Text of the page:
Refusing Developer Contributions

Over the past 10 years, developers have donated over $6 million to City Councilmembers, the Mayor, and other local elected officials. In return, the Mayor and City Council have bended zoning rules for these developers, leading to an excess of luxury housing over affordable housing, increasing traffic, and driving up the homeless population.

Shutting Down the Campaign Committee

The day after a politician is elected, he or she immediately begins raising money for re-election. Elected officials literally spend more time fundraising than doing the work voters elected them to do. That needs to change. By simply closing his or her fundraising committee, the Mayor would have no ability to raise money for re-election.

As Mayor, I will focus first and foremost on the people of Los Angeles and the job of Mayor. I will close down my campaign fundraising committee until January of 2021 at the earliest.

Shutting Down the Mayor’s Fund

The Mayor’s Fund is a non-profit based at City Hall that the Mayor raises money for, allowing developers and other big donors to get direct access to him or her. Special interests contributing to the Mayor’s Fund include AT&T, Bank of America, Goldman Sachs, SoCal Gas, Verizon, Walmart, and Wells Fargo. Over $14 million was raised for the Fund in its first year.

While the Fund supports worthwhile causes, there are other non-profits that can provide the support offered by it. Let our philanthropic sector do what they do best. We need our political leaders to be responsive to all of the citizens, not just those who can write big checks.

Serving the Full Term

If you are always seeking higher office you avoid taking political risks. Los Angeles can’t afford a Mayor who isn’t willing to risk his relationships with special interests. As Mayor, I will commit to a full term in office, through 2022, without raising money or campaigning for any higher office.


After 20 years in Los Angeles I have become frustrated with what I know can be changed. In my view, the city of Los Angeles needs a progressive Mayor who is concerned with the success and well-being of all Angelenos and who isn’t afraid to risk upsetting moneyed powers.

In order to fix our corrupt system, we need to repeal the disastrous Citizens United decision at the federal level. But in the meantime, we can elect people who aren’t seeking higher office down the road. If I have the honor to serve as your Mayor, it’s going to be my only elected office in my life.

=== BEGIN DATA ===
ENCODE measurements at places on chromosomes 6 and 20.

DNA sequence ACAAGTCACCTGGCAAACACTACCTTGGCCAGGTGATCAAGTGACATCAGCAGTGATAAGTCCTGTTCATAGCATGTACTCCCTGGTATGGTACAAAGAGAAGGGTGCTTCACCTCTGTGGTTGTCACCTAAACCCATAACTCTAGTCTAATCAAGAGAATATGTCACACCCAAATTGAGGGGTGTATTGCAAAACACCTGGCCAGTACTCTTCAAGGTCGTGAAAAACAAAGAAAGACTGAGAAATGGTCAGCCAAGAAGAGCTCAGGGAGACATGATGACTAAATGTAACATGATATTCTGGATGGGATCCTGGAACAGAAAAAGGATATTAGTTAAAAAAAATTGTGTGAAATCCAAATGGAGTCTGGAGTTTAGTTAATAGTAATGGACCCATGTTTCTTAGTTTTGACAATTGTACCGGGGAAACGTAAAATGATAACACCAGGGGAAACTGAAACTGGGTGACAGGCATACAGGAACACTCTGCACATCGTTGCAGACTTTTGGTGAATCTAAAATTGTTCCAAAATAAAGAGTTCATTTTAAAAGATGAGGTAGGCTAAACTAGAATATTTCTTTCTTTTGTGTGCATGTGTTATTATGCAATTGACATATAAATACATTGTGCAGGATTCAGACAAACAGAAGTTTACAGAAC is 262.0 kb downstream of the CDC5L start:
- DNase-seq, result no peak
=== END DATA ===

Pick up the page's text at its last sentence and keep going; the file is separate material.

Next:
The Schwartz Housing Plan


Housing is the most pressing issue facing Los Angeles. Los Angeles suffers fromanacute shortage of housing, from houses for middle-income families to three-and four-bedroom apartments for working-class families to studios for young people to single resident occupancy units for very low-income individuals. For decades, the city has failed to address this issue in a strategic, comprehensive manner, and the result is an enormous problem that impacts millions of residents today, creates growing social problems, and will choke off economic growth in the near future. For LA’s future prosperity and the well being of its residents, addressing and solving the housing dilemma is the most urgent task facing the city.

My Plan:

1. Establish transparency by removing political money from development decisions

  • Disclose campaign donations to city elected officials within 48 hours.
  • Limit contributions from developers.

2. Create a “housing czar” to coordinate efforts across departments

  • This office will establish achievable goals and timetables and hold departments accountable for results.

3. Update general plan and all community plans within four years.

  • Establish immediate neighborhood dialogues with city planners and developers.
  • Review zoning for industrial and commercials areas.

4. Review impact fees, borrowing costs, and other expenses developers face

  • Establish a working committee of developers, planners, and community members to identify ways to reduce the cost of building homes.

5. Review incentive programs for creating housing for working families

  • Implement recommendations recently made by City Controller Ron Galperin to improve the effectiveness of the density bonus program.

6. Streamline city and state regulation.

  • Make reasonable revisions to prevent misuse of CEQA requirements.
  • Establish a public/private task force to identify unnecessary, duplicative, and overly cumbersome city regulations.

7. Encourage innovation, new ideas, and new technologies to solve the crisis.

  • Draw on the experience of successful new concepts and efforts elsewhere in the country.
  • Use the incredible intellectual resources of UCLA, USC, CalState Northridge, and CalState LA to develop housing strategies that are reasonable and achievable and make economic sense.

8. Make the private and nonprofit sectors full partners in the housing effort.

  • Use their expertise to closely examine and evaluate such issues as approval processes, city fee structure, special requirements, and zoning with the goal of increasing housing in Los Angeles.
  • Work with developers, economists and urbanists to craft a reasonable package of incentives and requirements that stimulate a diverse portfolio of housing production at reasonable costs and maximum return – particularly reasonably priced housing for middle- and low-income families.

9. Explore mechanisms to leverage the enormous investment potential of city, county and state pension funds to finance new housing

Read the full study at

Videos (4)

— January 20, 2017 Schwartz for Mayor

You know it, I know it: our city isn't working right. Los Angeles is run by career politicians for developers, downtown interests, and connected insiders - but this city should be run on behalf of you. We need to demand change!

— January 20, 2017 Schwartz for Mayor

Politicians like Eric Garcetti pander to the rich and powerful because they need the money to run for the next, higher office. The whole system is corrupt and we need to demand change.

— January 20, 2017 Schwartz for Mayor

We, the residents of Los Angeles, own the DWP - but no one is accountable to residents of Los Angeles. My plan to fix DWP is a three-point Owners Bill of Rights.

— February 24, 2017 Schwartz for Mayor

We need to build more houses and apartments - as Mayor, I will build 300,000 more reasonably priced housing units in the next 10 days. We will do this by expanding in downtown and commercial and industrial areas. We can make LA more affordable for working families and even reduce homelessness.